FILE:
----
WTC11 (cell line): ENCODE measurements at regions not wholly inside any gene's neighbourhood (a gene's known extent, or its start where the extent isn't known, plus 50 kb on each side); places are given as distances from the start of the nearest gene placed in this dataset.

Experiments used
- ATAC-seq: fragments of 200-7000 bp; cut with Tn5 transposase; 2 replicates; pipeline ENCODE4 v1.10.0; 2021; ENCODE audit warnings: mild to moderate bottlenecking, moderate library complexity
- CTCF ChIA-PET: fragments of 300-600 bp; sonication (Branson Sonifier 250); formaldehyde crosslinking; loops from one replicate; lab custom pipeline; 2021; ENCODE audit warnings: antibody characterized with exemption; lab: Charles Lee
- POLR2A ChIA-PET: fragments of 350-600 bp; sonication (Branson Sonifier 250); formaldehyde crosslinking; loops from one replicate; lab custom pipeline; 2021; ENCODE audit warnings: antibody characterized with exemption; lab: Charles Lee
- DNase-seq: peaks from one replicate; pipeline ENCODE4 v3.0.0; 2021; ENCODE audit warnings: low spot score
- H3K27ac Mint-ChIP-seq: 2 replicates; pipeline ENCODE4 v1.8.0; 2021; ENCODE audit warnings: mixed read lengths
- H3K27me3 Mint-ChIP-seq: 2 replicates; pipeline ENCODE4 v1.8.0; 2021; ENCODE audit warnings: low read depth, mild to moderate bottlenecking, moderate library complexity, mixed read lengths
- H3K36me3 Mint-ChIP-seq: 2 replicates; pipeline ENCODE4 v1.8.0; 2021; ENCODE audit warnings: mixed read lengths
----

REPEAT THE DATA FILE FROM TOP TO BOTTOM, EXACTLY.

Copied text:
WTC11 (cell line): ENCODE measurements at regions not wholly inside any gene's neighbourhood (a gene's known extent, or its start where the extent isn't known, plus 50 kb on each side); places are given as distances from the start of the nearest gene placed in this dataset.

Experiments used
- ATAC-seq: fragments of 200-7000 bp; cut with Tn5 transposase; 2 replicates; pipeline ENCODE4 v1.10.0; 2021; ENCODE audit warnings: mild to moderate bottlenecking, moderate library complexity
- CTCF ChIA-PET: fragments of 300-600 bp; sonication (Branson Sonifier 250); formaldehyde crosslinking; loops from one replicate; lab custom pipeline; 2021; ENCODE audit warnings: antibody characterized with exemption; lab: Charles Lee
- POLR2A ChIA-PET: fragments of 350-600 bp; sonication (Branson Sonifier 250); formaldehyde crosslinking; loops from one replicate; lab custom pipeline; 2021; ENCODE audit warnings: antibody characterized with exemption; lab: Charles Lee
- DNase-seq: peaks from one replicate; pipeline ENCODE4 v3.0.0; 2021; ENCODE audit warnings: low spot score
- H3K27ac Mint-ChIP-seq: 2 replicates; pipeline ENCODE4 v1.8.0; 2021; ENCODE audit warnings: mixed read lengths
- H3K27me3 Mint-ChIP-seq: 2 replicates; pipeline ENCODE4 v1.8.0; 2021; ENCODE audit warnings: low read depth, mild to moderate bottlenecking, moderate library complexity, mixed read lengths
- H3K36me3 Mint-ChIP-seq: 2 replicates; pipeline ENCODE4 v1.8.0; 2021; ENCODE audit warnings: mixed read lengths